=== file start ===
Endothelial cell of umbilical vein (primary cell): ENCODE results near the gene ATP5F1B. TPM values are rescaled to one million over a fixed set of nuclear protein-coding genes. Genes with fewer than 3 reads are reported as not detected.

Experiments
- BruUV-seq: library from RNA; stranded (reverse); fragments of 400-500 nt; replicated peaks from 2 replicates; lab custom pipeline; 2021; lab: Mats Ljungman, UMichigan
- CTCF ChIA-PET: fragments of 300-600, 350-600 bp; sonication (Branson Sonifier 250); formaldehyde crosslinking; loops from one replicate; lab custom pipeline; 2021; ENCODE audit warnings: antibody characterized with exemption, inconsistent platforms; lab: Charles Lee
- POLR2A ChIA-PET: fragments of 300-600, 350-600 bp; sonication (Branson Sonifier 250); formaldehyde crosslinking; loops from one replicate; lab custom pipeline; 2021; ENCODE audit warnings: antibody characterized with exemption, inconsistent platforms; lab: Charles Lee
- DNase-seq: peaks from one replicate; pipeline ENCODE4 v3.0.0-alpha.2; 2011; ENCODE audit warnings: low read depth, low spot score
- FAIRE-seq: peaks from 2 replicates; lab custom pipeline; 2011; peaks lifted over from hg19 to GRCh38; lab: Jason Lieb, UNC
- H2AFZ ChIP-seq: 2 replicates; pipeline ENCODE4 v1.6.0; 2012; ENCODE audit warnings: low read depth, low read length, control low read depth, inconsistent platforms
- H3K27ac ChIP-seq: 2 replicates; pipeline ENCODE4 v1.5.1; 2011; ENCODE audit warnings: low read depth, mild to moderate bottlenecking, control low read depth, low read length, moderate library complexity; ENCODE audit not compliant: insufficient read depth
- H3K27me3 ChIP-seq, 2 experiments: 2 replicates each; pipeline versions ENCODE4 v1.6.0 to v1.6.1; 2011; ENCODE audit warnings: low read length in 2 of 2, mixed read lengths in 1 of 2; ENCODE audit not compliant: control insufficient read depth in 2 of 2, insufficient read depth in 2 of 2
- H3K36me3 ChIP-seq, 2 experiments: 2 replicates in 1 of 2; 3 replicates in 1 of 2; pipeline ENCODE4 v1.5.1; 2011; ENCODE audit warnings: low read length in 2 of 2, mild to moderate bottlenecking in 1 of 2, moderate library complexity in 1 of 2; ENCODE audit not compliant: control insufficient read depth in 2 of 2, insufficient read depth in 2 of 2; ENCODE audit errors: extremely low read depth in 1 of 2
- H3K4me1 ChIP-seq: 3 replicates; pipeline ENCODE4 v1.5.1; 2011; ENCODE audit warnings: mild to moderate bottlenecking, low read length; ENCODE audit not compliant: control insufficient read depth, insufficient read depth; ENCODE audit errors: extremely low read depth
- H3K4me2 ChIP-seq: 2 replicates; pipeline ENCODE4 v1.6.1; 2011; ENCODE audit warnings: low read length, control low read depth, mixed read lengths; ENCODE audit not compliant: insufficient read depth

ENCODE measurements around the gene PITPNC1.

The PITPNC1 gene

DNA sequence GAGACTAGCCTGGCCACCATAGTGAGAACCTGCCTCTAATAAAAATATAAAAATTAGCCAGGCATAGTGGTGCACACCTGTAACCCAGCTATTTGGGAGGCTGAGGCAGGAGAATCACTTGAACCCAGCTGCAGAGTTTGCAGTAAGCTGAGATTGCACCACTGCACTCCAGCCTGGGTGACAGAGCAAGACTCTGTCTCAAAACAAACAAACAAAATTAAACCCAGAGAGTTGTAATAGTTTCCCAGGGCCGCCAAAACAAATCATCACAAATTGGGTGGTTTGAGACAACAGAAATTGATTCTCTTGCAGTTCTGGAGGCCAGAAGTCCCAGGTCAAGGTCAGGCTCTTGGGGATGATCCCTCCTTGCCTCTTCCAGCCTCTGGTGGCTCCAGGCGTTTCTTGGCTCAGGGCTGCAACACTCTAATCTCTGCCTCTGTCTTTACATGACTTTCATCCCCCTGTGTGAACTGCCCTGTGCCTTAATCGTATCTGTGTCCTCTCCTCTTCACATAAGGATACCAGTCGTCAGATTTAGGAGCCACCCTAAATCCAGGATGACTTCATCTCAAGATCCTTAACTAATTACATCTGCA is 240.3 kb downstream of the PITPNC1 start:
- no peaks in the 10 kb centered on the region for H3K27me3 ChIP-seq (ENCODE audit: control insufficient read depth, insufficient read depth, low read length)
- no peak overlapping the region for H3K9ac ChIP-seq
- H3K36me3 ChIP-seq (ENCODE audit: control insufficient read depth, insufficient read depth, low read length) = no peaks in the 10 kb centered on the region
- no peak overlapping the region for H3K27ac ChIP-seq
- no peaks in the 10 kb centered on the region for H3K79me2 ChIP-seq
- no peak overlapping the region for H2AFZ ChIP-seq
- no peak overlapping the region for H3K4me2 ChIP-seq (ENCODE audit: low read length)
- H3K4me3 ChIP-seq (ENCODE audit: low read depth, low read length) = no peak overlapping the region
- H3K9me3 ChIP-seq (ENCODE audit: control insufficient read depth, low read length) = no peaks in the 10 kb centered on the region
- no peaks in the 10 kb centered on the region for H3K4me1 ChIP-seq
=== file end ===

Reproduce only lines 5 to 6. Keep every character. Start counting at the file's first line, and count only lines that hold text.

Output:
- POLR2A ChIA-PET: fragments of 300-600, 350-600 bp; sonication (Branson Sonifier 250); formaldehyde crosslinking; loops from one replicate; lab custom pipeline; 2021; ENCODE audit warnings: antibody characterized with exemption, inconsistent platforms; lab: Charles Lee
- DNase-seq: peaks from one replicate; pipeline ENCODE4 v3.0.0-alpha.2; 2011; ENCODE audit warnings: low read depth, low spot score